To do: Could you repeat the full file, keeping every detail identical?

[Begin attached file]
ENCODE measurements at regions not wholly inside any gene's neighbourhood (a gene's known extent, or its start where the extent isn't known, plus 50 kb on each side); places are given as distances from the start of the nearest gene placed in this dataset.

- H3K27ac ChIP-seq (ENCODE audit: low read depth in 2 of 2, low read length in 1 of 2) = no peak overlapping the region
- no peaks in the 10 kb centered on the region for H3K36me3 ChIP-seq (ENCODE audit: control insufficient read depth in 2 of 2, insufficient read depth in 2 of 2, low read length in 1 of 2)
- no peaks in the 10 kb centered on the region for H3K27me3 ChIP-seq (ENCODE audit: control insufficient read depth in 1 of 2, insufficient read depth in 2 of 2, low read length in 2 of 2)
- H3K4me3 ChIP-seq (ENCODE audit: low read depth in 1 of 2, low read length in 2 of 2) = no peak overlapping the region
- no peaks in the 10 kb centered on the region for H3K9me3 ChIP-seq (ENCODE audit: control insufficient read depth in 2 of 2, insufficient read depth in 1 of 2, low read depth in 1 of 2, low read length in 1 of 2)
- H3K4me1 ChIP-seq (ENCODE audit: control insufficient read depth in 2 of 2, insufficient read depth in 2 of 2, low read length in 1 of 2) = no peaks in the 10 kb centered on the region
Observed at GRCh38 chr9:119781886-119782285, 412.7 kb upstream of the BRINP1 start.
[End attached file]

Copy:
ENCODE measurements at regions not wholly inside any gene's neighbourhood (a gene's known extent, or its start where the extent isn't known, plus 50 kb on each side); places are given as distances from the start of the nearest gene placed in this dataset.

- H3K27ac ChIP-seq (ENCODE audit: low read depth in 2 of 2, low read length in 1 of 2) = no peak overlapping the region
- no peaks in the 10 kb centered on the region for H3K36me3 ChIP-seq (ENCODE audit: control insufficient read depth in 2 of 2, insufficient read depth in 2 of 2, low read length in 1 of 2)
- no peaks in the 10 kb centered on the region for H3K27me3 ChIP-seq (ENCODE audit: control insufficient read depth in 1 of 2, insufficient read depth in 2 of 2, low read length in 2 of 2)
- H3K4me3 ChIP-seq (ENCODE audit: low read depth in 1 of 2, low read length in 2 of 2) = no peak overlapping the region
- no peaks in the 10 kb centered on the region for H3K9me3 ChIP-seq (ENCODE audit: control insufficient read depth in 2 of 2, insufficient read depth in 1 of 2, low read depth in 1 of 2, low read length in 1 of 2)
- H3K4me1 ChIP-seq (ENCODE audit: control insufficient read depth in 2 of 2, insufficient read depth in 2 of 2, low read length in 1 of 2) = no peaks in the 10 kb centered on the region
Observed at GRCh38 chr9:119781886-119782285, 412.7 kb upstream of the BRINP1 start.